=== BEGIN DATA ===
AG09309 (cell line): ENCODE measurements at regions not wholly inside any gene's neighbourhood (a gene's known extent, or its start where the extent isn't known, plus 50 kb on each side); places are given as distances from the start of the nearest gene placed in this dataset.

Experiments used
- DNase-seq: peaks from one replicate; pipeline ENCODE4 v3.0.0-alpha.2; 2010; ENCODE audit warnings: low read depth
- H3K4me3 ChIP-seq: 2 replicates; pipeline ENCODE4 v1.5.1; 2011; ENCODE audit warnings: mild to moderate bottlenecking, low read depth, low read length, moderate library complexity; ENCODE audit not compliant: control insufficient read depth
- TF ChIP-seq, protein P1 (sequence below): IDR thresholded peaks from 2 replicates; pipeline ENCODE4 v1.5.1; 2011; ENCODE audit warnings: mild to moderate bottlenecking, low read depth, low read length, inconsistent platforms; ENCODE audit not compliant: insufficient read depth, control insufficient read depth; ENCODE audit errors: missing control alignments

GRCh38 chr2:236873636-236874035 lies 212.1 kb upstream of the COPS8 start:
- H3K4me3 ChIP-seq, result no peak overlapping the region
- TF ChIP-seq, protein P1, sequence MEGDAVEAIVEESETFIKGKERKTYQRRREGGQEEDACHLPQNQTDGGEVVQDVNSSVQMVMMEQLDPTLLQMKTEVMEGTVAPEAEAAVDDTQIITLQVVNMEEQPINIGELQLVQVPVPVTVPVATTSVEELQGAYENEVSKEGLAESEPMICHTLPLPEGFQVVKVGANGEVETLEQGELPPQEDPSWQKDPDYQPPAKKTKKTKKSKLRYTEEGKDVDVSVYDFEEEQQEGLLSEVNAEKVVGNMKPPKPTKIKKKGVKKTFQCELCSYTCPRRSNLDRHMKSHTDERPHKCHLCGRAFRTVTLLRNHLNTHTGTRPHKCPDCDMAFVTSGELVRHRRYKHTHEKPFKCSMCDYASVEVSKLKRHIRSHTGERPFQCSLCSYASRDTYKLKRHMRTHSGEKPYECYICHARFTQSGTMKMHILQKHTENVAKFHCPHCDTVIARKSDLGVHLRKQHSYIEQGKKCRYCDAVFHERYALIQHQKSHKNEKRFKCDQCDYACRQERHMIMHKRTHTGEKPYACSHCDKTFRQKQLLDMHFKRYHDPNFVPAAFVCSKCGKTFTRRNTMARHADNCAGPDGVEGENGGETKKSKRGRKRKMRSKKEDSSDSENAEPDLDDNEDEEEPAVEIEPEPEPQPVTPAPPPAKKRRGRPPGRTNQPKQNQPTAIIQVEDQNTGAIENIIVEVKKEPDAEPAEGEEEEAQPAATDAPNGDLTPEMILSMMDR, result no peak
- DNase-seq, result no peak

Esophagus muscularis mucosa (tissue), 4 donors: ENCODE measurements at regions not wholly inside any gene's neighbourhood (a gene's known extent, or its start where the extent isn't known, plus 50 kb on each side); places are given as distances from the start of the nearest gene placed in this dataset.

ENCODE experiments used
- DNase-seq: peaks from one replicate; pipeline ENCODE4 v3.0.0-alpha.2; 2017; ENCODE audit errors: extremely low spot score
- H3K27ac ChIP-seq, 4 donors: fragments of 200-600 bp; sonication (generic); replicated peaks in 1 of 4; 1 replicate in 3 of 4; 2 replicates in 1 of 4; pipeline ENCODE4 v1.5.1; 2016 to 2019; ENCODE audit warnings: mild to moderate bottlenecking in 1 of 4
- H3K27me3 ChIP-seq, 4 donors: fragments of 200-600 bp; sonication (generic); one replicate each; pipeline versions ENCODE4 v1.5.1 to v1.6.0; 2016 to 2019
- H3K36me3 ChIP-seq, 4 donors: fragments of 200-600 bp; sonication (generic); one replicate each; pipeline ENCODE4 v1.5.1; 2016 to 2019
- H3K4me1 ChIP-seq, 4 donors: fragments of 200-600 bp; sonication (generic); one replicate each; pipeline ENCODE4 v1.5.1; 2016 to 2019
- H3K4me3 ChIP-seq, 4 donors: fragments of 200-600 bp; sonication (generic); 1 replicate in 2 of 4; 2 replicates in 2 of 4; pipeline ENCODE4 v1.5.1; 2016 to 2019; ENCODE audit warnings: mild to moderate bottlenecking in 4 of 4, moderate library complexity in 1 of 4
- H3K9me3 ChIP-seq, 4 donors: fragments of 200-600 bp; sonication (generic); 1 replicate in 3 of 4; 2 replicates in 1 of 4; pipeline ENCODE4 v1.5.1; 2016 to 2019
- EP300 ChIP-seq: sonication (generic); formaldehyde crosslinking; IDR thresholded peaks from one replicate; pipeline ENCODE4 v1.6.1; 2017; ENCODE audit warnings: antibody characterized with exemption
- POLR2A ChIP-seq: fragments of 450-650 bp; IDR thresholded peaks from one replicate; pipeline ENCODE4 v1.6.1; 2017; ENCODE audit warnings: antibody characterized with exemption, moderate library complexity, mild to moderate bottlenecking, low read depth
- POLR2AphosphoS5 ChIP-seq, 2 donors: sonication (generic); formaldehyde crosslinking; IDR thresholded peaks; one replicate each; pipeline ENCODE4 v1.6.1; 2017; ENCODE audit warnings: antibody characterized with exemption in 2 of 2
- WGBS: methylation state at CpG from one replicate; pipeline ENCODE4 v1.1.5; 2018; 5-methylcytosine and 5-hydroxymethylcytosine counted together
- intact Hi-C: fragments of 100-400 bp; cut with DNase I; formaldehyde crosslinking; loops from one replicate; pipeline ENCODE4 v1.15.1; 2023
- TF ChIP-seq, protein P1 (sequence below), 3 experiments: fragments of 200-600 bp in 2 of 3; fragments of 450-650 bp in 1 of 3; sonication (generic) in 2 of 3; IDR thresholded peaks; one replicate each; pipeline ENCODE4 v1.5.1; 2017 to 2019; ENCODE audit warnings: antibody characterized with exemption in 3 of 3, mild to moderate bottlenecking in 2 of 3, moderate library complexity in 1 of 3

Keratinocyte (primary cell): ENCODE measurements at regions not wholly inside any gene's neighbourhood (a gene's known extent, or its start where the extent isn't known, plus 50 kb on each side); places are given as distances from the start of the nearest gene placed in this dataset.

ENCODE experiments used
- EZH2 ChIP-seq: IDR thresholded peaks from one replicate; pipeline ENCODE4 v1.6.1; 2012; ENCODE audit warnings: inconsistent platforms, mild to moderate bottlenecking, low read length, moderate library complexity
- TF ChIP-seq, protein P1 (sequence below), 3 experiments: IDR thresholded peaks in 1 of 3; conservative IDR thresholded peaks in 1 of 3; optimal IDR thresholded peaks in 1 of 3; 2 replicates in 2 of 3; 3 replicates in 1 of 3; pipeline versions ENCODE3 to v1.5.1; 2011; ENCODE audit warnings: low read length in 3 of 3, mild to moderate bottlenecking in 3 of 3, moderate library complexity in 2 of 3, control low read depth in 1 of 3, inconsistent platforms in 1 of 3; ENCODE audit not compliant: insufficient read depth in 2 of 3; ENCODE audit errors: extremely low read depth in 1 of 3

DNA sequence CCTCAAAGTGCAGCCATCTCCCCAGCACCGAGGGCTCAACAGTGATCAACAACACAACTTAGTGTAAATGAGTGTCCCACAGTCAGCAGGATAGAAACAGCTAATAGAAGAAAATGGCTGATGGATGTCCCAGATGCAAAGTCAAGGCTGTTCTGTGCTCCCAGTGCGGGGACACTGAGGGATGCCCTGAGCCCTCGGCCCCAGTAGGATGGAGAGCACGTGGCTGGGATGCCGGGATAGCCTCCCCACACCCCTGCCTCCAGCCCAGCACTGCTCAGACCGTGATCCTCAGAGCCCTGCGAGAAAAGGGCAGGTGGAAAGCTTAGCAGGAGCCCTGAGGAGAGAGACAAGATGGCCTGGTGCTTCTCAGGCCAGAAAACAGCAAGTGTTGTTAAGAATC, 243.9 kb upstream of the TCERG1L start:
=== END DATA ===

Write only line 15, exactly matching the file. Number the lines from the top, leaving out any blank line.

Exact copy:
- H3K36me3 ChIP-seq, 4 donors: fragments of 200-600 bp; sonication (generic); one replicate each; pipeline ENCODE4 v1.5.1; 2016 to 2019